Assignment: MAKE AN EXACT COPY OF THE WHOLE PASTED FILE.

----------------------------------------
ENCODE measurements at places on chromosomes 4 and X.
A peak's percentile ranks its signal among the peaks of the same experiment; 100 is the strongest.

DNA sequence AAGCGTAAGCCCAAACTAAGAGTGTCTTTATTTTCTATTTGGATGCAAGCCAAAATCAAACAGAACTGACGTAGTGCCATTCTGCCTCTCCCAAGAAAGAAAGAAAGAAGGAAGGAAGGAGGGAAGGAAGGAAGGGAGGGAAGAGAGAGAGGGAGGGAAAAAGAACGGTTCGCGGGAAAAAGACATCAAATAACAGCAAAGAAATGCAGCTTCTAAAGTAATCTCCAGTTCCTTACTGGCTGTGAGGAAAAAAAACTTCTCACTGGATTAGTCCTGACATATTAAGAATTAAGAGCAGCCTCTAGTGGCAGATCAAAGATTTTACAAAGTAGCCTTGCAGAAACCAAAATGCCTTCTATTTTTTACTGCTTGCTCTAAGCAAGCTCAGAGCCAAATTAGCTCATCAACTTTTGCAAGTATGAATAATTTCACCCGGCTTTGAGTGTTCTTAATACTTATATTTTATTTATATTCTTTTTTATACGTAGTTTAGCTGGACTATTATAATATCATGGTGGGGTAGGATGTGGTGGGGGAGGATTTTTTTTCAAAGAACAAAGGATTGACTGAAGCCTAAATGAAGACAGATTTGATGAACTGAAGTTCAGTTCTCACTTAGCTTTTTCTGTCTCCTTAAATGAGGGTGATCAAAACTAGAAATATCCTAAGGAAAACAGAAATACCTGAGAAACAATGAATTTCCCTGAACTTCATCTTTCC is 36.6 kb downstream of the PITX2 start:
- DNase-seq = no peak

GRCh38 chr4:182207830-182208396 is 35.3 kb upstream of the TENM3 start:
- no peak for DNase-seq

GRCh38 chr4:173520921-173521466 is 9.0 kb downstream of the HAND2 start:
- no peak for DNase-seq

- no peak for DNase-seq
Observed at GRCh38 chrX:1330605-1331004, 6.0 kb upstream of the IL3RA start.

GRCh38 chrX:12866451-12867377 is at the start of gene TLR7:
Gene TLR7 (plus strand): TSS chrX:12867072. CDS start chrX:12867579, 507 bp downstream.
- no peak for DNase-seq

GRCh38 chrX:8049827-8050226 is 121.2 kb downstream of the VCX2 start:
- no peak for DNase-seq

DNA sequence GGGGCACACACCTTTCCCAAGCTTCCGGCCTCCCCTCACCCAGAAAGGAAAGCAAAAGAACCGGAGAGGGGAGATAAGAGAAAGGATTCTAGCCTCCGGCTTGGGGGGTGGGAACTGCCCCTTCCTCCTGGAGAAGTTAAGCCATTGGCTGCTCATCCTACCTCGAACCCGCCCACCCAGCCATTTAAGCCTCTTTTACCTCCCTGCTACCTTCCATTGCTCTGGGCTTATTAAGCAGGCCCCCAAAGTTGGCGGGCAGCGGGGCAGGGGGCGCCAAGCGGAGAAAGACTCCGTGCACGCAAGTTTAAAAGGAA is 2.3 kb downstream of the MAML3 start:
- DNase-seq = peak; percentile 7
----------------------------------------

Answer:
ENCODE measurements at places on chromosomes 4 and X.
A peak's percentile ranks its signal among the peaks of the same experiment; 100 is the strongest.

DNA sequence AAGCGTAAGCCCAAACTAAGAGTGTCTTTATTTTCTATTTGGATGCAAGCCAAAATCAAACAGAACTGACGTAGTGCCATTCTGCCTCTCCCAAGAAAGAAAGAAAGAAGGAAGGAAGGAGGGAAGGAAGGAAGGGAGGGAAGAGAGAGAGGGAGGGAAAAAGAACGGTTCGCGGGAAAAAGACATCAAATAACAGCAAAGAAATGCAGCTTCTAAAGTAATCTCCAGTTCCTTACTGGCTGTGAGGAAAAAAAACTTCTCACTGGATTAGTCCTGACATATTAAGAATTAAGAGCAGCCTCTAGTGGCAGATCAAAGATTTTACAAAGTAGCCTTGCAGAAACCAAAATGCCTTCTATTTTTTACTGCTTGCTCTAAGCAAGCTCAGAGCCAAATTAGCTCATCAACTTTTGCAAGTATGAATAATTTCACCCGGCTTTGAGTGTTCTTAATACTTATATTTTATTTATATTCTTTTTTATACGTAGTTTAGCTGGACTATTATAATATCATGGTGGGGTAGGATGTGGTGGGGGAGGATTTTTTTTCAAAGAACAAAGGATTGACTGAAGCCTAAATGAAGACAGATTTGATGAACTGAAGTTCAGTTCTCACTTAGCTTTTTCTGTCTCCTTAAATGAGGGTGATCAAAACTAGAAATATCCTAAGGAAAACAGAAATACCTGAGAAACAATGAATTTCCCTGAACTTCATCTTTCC is 36.6 kb downstream of the PITX2 start:
- DNase-seq = no peak

GRCh38 chr4:182207830-182208396 is 35.3 kb upstream of the TENM3 start:
- no peak for DNase-seq

GRCh38 chr4:173520921-173521466 is 9.0 kb downstream of the HAND2 start:
- no peak for DNase-seq

- no peak for DNase-seq
Observed at GRCh38 chrX:1330605-1331004, 6.0 kb upstream of the IL3RA start.

GRCh38 chrX:12866451-12867377 is at the start of gene TLR7:
Gene TLR7 (plus strand): TSS chrX:12867072. CDS start chrX:12867579, 507 bp downstream.
- no peak for DNase-seq

GRCh38 chrX:8049827-8050226 is 121.2 kb downstream of the VCX2 start:
- no peak for DNase-seq

DNA sequence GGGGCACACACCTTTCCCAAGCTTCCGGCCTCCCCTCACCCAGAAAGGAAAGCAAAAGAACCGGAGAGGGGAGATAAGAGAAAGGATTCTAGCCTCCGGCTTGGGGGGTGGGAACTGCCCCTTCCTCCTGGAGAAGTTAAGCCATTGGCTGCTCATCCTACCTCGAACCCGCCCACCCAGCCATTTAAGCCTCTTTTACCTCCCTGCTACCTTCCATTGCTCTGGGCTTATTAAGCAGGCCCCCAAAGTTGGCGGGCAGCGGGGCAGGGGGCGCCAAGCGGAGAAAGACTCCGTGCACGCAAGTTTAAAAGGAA is 2.3 kb downstream of the MAML3 start:
- DNase-seq = peak; percentile 7